This might seem like a really odd choice of topic, especially since I own a shop that SELLS comic books, but bear with me as I try and explore 3 different approaches to collecting that can help you get much more enjoyment out of our favorite hobby.
Before you get too up in arms about the collectability of comics, I am not here to bash collectors or those that look to turn a profit on the books they purchased. It is a part of our market and as a comic retailer, I sell some books for more than cover price as well. I simply want to offer a different view point and mindset that can help the new-comer or the fan that is getting fatigued from the relaunches, crossovers, and fighting to find issues to stories.
Stay with me and I hope you will see that I have both the fan’s and the industry’s best interests in mind.
Did you know that at one point comic books weren’t considered collectible items? Way back in the “golden age” of comics (1930-1958), they were considered throw-away entertainment. You could purchase them for 10 cents from the drug store, roll ’em up and stuff ‘ em in your back pocket as you hopped on your bike and rode to your friend’s house. Your mom would then inevitably be cleaning out your messy room, come across your stack of funny books and then throw them in the trash. Many comics were recycled during WWII to use the paper for bonds.
Comics didn’t actually start to become seen as collectible until the early infancy of the specialty comic shop in the mid-late 60’s and early 70’s. It was at this time that a few store owners realized that since customers were missing books in their collection, that they could RAISE the cost of the book due to demand. This is the advent of the back-issue market.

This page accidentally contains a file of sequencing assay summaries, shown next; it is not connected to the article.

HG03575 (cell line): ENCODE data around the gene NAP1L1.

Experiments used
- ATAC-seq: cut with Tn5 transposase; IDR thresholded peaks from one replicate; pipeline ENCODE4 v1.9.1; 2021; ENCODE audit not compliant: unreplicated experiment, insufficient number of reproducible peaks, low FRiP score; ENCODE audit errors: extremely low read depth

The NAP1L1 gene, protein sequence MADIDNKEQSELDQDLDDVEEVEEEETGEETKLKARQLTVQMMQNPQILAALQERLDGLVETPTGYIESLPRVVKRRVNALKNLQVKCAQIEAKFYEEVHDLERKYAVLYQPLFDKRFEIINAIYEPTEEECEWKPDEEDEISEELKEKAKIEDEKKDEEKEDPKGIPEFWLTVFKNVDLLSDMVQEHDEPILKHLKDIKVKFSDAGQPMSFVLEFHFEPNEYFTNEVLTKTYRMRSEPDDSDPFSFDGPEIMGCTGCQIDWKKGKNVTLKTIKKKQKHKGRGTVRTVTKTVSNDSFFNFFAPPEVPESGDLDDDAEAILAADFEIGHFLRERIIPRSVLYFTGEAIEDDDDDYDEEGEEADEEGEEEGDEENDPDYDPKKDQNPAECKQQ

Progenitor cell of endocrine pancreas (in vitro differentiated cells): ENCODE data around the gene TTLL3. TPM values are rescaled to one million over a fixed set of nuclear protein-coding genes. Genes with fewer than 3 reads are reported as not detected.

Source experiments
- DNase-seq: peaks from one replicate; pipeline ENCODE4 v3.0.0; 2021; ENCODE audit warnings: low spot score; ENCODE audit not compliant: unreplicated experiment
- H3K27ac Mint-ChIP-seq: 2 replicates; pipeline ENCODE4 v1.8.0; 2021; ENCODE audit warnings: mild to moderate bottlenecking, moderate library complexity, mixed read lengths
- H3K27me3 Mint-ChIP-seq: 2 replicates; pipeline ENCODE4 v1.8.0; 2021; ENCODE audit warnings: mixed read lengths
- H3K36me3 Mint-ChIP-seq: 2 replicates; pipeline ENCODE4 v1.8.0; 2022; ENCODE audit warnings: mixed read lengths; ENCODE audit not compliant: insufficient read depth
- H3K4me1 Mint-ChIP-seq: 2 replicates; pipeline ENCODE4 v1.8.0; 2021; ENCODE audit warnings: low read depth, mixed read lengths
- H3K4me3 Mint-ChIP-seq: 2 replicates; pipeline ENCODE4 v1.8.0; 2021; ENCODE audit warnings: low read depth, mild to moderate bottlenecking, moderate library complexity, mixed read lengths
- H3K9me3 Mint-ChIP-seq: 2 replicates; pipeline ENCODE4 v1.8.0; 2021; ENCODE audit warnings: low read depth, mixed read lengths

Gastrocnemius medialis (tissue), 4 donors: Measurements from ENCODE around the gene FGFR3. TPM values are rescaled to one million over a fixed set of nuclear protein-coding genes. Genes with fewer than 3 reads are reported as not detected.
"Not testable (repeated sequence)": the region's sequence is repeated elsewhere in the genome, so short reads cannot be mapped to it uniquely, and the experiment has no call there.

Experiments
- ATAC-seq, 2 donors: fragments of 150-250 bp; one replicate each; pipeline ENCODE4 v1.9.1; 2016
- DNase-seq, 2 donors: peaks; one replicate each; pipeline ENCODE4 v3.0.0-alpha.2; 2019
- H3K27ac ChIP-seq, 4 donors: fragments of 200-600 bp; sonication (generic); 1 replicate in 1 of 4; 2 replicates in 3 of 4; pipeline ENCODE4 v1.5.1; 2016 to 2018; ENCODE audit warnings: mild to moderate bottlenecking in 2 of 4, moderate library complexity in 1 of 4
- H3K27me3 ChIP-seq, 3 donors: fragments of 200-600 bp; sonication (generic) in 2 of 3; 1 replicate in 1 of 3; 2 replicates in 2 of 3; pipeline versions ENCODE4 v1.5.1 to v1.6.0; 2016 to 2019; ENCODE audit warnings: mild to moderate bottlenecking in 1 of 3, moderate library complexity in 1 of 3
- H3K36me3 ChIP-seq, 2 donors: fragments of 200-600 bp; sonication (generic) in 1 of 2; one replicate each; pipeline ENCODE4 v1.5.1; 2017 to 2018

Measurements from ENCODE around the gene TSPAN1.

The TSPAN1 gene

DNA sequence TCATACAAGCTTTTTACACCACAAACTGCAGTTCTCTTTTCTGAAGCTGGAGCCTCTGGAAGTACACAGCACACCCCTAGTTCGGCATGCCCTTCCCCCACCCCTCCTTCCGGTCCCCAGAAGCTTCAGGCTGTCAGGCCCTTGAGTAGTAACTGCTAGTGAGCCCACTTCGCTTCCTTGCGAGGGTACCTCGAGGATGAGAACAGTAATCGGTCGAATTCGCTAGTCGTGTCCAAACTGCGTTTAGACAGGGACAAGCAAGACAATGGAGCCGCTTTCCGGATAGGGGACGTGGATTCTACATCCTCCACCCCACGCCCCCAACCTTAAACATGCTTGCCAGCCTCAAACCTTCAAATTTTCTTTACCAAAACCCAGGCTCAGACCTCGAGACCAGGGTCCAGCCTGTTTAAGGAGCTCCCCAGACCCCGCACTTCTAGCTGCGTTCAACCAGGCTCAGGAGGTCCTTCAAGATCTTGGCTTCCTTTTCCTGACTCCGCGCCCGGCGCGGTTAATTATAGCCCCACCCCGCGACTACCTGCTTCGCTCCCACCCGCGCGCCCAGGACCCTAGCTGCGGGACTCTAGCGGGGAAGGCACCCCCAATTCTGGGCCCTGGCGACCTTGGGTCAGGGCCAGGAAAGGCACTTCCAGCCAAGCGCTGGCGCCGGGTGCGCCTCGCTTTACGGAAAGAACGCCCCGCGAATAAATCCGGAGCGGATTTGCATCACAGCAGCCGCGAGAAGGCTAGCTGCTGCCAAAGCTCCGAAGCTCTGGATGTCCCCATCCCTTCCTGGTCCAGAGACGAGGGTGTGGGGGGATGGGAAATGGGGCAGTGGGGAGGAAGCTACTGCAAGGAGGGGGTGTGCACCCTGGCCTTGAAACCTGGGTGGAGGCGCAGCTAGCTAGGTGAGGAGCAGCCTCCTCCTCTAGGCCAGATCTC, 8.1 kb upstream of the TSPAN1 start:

- Back issues are essentially issues that have already released and been available on the market for a given period of time. Maybe 1 week, maybe 10 years.
Fast forward to the 90’s. The nineties were a time of boom and bust in the comic industry. The idea of “collectability” was at it’s most insane peak. People were lining up around the block to buy the newest Image release or the new X-MEN #1 in hopes that they could soon retire on their purchase, because hey, that Amazing Fantasy #15 is worth a pretty penny so every comic must be worth something, right?? People were buying new books (especially #1’s) in the hundreds and the publishers were taking full advantage of the market by releasing different covers and generating as much hype as they could.
Unfortunately, the industry forgot a very basic law of business: supply and demand. Yes, that Action Comics #1 is valuable because most were destroyed, recycled, and used for baby wipes (true story…it hurts my heart). Therefore, the demand is high, but the supply is limited which automatically creates the opportunity for an increased value. X-MEN #1 from the 90’s sold 7 MILLION copies. Anytime there is that number of something floating around, it greatly affects the supply and demand relationship.